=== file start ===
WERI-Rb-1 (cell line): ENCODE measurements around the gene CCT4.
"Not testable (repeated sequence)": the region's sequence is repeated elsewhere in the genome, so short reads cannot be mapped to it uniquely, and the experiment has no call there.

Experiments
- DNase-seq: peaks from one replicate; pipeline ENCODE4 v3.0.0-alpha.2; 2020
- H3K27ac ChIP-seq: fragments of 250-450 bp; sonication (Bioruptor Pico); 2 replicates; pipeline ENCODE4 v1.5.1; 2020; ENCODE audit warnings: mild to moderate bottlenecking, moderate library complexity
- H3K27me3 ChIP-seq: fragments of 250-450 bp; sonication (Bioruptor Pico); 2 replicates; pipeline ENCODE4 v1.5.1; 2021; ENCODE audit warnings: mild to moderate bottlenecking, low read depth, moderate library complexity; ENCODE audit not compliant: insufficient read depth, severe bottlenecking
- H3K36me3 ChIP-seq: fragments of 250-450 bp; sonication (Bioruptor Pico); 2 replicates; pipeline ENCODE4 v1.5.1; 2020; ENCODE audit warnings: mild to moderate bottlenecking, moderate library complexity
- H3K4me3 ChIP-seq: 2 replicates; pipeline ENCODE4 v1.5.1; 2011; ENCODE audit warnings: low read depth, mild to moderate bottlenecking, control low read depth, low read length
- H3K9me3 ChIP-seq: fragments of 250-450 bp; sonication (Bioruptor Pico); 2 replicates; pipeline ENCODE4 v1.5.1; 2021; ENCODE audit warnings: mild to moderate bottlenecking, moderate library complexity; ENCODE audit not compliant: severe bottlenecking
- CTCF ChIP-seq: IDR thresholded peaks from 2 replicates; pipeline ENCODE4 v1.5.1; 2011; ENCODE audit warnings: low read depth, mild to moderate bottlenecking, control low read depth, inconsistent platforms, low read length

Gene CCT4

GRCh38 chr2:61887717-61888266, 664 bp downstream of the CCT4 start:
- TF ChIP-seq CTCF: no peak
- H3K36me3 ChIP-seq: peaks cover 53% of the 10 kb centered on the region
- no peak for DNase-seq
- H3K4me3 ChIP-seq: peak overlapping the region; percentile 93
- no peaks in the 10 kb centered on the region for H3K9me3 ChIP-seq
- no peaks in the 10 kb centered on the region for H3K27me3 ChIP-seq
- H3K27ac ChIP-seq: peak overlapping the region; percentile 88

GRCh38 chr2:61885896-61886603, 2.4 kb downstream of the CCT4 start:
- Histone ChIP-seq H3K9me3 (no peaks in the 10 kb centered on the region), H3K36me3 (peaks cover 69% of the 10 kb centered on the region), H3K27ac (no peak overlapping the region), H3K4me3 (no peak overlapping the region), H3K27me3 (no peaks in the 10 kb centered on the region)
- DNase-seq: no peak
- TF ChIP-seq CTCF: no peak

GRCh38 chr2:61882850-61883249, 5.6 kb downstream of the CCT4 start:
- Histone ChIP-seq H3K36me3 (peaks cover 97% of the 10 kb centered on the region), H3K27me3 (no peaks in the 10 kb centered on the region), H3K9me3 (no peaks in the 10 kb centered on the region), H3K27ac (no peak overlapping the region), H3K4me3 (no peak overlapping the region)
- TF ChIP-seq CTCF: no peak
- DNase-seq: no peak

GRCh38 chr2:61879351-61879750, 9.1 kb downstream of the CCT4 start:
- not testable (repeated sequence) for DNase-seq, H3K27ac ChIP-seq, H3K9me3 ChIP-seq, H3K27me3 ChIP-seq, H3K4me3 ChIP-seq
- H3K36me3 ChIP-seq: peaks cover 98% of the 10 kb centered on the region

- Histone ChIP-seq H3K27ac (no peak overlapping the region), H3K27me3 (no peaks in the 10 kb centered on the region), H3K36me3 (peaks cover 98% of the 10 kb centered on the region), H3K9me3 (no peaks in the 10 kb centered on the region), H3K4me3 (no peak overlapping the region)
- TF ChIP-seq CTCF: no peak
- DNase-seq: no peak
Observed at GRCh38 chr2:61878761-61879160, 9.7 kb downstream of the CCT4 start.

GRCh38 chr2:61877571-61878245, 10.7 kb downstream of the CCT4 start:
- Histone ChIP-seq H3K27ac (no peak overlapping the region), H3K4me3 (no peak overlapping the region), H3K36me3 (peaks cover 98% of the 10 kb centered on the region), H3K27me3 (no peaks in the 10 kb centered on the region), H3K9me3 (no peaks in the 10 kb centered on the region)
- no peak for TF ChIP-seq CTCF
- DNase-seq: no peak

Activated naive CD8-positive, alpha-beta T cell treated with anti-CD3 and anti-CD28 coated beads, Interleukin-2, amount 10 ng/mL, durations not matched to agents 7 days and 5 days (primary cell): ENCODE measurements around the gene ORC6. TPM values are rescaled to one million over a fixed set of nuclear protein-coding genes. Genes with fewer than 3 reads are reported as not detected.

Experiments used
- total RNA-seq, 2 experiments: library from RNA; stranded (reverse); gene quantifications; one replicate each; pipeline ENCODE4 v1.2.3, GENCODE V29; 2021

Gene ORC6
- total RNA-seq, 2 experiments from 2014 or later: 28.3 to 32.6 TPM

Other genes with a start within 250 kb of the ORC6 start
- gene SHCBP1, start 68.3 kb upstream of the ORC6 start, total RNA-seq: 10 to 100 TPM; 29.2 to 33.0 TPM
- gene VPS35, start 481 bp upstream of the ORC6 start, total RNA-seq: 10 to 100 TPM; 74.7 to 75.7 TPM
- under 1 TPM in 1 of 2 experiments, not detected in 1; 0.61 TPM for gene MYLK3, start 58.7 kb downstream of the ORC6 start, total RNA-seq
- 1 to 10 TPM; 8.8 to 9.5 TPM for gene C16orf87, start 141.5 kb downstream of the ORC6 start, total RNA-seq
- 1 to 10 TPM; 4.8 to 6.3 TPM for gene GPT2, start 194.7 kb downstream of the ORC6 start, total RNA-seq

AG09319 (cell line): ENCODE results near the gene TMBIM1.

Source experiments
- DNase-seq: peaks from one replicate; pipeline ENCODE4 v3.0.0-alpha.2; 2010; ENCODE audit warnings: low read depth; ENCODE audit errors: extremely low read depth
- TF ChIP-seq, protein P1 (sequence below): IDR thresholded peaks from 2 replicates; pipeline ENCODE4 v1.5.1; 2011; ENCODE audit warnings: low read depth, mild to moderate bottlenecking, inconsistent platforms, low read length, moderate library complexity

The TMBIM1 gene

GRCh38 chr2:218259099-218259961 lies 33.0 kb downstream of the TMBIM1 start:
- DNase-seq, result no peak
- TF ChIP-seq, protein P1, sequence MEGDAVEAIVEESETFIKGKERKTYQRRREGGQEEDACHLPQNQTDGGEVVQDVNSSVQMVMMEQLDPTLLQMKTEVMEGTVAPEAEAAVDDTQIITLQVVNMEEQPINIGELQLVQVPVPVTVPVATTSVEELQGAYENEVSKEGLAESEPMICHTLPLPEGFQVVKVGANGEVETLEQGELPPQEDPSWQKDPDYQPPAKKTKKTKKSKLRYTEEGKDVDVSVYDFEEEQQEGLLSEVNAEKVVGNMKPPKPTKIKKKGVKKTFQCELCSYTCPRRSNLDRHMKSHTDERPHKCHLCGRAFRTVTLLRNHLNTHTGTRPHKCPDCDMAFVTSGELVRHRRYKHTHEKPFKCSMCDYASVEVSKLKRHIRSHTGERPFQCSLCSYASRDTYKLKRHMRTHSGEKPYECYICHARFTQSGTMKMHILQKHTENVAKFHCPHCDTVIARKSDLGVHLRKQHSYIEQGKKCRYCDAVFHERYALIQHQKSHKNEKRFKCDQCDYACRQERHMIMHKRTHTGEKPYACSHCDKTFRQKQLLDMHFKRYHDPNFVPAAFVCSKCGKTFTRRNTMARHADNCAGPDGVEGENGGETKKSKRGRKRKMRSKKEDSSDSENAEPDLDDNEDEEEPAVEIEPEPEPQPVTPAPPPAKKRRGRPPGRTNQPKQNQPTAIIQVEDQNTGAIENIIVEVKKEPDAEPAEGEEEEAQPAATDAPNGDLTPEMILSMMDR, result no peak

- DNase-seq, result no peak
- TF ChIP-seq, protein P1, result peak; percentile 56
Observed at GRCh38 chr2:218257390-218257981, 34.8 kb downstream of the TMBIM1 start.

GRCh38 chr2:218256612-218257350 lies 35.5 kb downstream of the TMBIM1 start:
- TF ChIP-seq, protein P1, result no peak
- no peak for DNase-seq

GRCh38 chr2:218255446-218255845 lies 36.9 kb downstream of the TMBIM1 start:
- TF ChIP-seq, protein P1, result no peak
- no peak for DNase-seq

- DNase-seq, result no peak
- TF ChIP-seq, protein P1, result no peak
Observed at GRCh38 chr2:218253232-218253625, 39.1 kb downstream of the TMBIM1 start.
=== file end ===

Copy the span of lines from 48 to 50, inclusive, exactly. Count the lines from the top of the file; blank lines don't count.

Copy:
- 1 to 10 TPM; 8.8 to 9.5 TPM for gene C16orf87, start 141.5 kb downstream of the ORC6 start, total RNA-seq
- 1 to 10 TPM; 4.8 to 6.3 TPM for gene GPT2, start 194.7 kb downstream of the ORC6 start, total RNA-seq

AG09319 (cell line): ENCODE results near the gene TMBIM1.